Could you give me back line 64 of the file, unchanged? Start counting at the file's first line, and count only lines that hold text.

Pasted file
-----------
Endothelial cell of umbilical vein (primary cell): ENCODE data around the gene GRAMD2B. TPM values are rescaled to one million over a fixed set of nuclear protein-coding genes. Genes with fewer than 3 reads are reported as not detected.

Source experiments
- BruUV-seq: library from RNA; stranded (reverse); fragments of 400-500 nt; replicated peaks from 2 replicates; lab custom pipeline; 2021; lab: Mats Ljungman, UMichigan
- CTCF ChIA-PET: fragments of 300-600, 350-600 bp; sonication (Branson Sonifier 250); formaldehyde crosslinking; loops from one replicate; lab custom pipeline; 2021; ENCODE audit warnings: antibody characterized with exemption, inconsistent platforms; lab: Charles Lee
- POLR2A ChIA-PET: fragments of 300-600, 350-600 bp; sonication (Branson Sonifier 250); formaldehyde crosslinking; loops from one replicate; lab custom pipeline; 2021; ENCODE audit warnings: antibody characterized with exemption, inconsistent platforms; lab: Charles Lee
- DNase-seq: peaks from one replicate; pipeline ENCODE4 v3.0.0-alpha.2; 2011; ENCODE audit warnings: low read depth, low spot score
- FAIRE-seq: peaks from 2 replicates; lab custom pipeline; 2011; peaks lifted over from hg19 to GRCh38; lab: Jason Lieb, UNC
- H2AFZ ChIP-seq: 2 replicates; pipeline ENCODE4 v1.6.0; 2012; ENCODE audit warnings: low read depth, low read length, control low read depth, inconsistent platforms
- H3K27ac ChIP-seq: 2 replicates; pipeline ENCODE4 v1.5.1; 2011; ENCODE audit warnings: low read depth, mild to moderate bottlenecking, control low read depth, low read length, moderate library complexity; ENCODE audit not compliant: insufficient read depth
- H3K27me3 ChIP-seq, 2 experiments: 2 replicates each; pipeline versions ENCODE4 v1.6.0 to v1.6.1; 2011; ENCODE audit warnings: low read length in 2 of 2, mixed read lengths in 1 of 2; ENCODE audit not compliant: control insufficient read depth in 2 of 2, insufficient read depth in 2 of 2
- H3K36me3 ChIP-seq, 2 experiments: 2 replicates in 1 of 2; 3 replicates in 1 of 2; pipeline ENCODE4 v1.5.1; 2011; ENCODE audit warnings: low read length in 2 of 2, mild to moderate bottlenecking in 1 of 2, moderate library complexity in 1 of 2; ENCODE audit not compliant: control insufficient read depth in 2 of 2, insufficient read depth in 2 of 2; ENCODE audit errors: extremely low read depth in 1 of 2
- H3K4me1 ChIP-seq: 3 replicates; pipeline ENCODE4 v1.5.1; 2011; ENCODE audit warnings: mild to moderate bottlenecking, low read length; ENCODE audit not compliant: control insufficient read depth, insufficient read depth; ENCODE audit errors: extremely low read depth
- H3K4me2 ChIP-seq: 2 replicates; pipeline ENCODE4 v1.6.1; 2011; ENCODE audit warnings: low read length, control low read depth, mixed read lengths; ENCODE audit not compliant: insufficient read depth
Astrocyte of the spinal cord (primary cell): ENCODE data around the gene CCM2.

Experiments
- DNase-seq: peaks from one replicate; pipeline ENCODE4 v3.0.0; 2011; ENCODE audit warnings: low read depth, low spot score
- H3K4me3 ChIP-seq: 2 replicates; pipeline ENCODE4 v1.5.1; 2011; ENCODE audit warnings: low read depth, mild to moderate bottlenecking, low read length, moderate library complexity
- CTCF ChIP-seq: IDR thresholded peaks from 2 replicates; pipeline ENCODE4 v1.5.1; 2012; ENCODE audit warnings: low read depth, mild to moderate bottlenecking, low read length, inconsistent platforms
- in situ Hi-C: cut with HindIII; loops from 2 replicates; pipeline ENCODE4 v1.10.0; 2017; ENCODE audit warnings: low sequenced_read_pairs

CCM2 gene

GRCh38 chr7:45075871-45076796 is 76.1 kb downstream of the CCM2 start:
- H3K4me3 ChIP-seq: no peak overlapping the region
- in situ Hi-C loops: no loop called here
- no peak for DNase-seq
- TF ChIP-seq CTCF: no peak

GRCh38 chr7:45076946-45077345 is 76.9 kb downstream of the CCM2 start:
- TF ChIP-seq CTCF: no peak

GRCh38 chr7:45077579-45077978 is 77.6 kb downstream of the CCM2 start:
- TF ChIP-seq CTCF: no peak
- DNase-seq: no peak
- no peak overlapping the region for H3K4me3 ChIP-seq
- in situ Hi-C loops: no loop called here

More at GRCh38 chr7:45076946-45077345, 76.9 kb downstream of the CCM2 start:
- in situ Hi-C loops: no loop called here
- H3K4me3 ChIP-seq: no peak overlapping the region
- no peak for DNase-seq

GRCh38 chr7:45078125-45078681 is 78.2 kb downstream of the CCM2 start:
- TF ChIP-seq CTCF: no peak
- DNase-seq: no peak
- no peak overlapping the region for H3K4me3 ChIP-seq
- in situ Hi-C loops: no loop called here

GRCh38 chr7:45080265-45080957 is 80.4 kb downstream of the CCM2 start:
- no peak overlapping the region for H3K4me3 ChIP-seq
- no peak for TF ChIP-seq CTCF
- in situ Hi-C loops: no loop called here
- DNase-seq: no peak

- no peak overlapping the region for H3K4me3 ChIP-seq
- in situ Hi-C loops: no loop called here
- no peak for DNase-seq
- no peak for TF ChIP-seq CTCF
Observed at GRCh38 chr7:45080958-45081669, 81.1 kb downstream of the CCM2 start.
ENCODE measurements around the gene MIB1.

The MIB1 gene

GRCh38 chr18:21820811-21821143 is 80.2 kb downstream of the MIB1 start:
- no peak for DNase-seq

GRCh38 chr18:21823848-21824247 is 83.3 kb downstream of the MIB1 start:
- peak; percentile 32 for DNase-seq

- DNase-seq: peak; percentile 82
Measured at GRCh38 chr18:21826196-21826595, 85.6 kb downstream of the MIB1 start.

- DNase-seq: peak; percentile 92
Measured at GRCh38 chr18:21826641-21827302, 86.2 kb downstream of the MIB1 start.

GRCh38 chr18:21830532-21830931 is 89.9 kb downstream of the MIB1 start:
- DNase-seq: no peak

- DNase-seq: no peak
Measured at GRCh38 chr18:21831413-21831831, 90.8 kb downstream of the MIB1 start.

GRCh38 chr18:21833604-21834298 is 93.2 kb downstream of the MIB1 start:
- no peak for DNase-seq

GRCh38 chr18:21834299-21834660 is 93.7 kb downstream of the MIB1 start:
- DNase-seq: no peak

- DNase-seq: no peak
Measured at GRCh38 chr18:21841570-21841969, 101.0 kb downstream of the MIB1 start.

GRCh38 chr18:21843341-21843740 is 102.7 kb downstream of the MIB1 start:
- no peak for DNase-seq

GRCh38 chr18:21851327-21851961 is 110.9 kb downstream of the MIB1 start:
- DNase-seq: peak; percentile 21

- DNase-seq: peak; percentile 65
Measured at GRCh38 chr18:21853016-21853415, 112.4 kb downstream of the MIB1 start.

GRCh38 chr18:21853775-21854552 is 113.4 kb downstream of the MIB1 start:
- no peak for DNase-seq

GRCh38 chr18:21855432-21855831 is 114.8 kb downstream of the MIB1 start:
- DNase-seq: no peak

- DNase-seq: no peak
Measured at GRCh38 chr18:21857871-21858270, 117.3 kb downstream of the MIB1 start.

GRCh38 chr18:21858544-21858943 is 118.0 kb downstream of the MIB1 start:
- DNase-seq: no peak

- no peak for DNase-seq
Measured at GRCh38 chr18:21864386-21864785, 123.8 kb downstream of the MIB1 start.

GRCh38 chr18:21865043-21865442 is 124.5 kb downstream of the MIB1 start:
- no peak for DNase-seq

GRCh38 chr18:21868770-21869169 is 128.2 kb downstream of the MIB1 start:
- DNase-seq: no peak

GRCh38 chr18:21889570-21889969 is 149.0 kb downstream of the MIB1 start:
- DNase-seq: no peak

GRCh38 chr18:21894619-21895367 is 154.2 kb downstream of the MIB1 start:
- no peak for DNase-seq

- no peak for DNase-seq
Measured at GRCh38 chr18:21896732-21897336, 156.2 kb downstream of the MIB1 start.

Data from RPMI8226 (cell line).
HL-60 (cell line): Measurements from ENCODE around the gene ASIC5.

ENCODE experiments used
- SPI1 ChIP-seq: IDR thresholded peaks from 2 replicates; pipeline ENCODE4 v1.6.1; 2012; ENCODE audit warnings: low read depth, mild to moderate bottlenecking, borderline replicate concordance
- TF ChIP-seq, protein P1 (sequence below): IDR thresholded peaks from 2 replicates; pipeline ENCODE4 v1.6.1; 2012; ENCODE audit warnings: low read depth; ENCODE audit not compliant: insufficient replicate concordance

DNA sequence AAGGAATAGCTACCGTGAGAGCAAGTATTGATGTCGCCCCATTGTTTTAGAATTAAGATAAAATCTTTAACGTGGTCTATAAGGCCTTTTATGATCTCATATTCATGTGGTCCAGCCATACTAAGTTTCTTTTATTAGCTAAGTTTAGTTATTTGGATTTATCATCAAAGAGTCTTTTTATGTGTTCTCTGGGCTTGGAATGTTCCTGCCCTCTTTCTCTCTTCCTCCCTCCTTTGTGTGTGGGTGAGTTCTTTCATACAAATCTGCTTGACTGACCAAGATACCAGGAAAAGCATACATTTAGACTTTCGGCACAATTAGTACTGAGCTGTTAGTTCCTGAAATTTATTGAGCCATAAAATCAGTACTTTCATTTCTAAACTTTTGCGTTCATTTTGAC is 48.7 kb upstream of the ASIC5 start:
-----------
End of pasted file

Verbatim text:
- DNase-seq: no peak